I just had the oddest conversation with my grandmother…. My grandmother is 86 years old and generally very well-informed. I had sent her a copy of my book a month ago and had never heard from her in our various conversations since about it- whether she had received it or liked it or anything. Finally, I just came right out and asked her. “So, Gran. Did you get the book?”
“I did. Thank you so much! It was certainly interesting, although a little thin on plot.” Oh good. A joke- probably. “I’ll be sharing it with the family across the street who have a darling little girl who they say has issues, but she’s absolutely darling, so I just don’t see it. But Claire Elizabeth, where did you get all of your stories to write about?”
“Well, Gran. That’s what happened to us… and I was hoping that our story could help others.”
“You don’t mean that our lovely girl has… that?”
And just like that, I was right back to THAT place. The place when I was first dealing with the label, the differences, the heartbreak, and the worry. The horrible feeling that “Autism” didn’t/couldn’t mean MY child- it’s some other child who belongs to some other mom who can cope, some mom who could deal with the isolation, the fear and the loneliness. Some mom who didn’t have this bright, shining star of a child who was being dimmed by…. this. A child who, I knew- I just knew- and really hoped- and still hope- that with enough love and therapy and whatever I could do, would wake up one day and NOT have… this. A child who would NOT be locked into a wordless world of sensation and fear. A child who would be really and truly herself.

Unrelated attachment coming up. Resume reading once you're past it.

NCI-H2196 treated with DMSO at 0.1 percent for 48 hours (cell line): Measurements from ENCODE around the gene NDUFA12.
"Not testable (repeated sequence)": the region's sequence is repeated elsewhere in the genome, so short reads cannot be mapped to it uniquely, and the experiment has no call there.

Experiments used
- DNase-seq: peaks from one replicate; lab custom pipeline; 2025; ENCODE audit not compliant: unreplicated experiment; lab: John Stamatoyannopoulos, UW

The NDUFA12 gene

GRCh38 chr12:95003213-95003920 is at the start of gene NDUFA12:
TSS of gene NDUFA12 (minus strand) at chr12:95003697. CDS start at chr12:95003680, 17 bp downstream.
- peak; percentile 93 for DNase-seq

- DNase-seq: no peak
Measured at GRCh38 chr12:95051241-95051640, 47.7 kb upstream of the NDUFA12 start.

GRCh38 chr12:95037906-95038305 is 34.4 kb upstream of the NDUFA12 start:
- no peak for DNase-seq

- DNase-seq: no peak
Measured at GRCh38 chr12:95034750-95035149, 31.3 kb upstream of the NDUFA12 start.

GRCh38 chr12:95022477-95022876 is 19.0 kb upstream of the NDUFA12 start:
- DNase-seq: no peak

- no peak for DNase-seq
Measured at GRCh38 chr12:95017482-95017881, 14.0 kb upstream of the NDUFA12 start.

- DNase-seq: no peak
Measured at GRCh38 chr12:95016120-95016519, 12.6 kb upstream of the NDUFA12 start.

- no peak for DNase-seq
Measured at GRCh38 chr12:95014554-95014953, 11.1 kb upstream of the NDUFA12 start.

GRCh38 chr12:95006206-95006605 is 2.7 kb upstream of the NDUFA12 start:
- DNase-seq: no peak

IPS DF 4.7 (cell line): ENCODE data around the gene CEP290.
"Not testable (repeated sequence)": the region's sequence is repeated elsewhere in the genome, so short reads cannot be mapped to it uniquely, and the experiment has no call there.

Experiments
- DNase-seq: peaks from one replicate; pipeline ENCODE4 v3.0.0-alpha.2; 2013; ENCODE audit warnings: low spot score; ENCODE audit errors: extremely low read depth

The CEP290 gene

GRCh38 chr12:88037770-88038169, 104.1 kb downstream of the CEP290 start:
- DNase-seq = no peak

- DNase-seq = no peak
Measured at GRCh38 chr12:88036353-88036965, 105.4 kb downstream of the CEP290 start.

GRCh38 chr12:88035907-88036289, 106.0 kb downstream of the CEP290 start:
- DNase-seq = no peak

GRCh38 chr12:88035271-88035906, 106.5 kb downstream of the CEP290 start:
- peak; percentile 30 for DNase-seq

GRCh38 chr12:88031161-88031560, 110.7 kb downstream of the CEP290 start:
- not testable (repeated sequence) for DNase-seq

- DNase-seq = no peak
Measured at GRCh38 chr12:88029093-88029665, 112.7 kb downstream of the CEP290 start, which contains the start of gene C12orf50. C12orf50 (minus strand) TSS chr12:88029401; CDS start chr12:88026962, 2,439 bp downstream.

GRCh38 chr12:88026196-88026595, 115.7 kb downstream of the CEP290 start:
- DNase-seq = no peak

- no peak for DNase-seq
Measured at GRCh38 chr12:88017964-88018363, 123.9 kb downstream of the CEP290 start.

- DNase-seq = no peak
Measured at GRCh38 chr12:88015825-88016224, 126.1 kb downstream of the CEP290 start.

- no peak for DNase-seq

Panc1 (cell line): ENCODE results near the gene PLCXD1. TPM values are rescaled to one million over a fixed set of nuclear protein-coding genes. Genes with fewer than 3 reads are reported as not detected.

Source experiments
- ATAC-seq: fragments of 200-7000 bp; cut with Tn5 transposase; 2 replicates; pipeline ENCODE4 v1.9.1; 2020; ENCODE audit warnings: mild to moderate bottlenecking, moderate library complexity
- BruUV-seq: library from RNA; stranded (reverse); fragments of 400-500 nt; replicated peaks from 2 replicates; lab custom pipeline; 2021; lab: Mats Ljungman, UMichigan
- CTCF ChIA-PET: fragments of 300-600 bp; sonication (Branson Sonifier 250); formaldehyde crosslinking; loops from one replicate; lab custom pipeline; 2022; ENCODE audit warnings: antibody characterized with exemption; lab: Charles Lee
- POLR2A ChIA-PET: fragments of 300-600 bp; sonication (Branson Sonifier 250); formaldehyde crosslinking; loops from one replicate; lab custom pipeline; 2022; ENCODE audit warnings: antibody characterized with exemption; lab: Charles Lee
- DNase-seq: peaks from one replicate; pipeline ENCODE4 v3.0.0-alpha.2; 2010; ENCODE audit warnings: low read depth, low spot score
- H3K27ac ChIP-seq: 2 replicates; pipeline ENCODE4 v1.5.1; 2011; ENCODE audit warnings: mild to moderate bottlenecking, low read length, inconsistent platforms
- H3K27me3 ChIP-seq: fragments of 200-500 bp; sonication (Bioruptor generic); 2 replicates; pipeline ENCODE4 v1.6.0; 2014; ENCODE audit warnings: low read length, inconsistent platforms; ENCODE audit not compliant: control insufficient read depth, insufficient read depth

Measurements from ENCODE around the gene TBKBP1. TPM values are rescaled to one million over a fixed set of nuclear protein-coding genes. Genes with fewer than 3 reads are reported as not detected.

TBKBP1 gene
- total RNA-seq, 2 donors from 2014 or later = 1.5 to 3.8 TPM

And that place of shame- of keeping to our family and our close friends and keeping Elizabeth away from crowds and other children because I could not handle the differences and the fear and the looks and the hurt that went along with it. The place where I didn’t tell and I tried to manage everything. The place, that ultimately, faded and morphed and altered until I see my girl coping and blooming and becoming who she is. Autism is part of our lives still, but it does not control her – or us.
And I was annoyed that I felt that again- and defensive for Elizabeth and defensive for me and defensive for my grandmother’s neighbor across the street.
“You know, Gran, she can be marvelous and have autism.”
We’ve come so far- and yet, it still stings…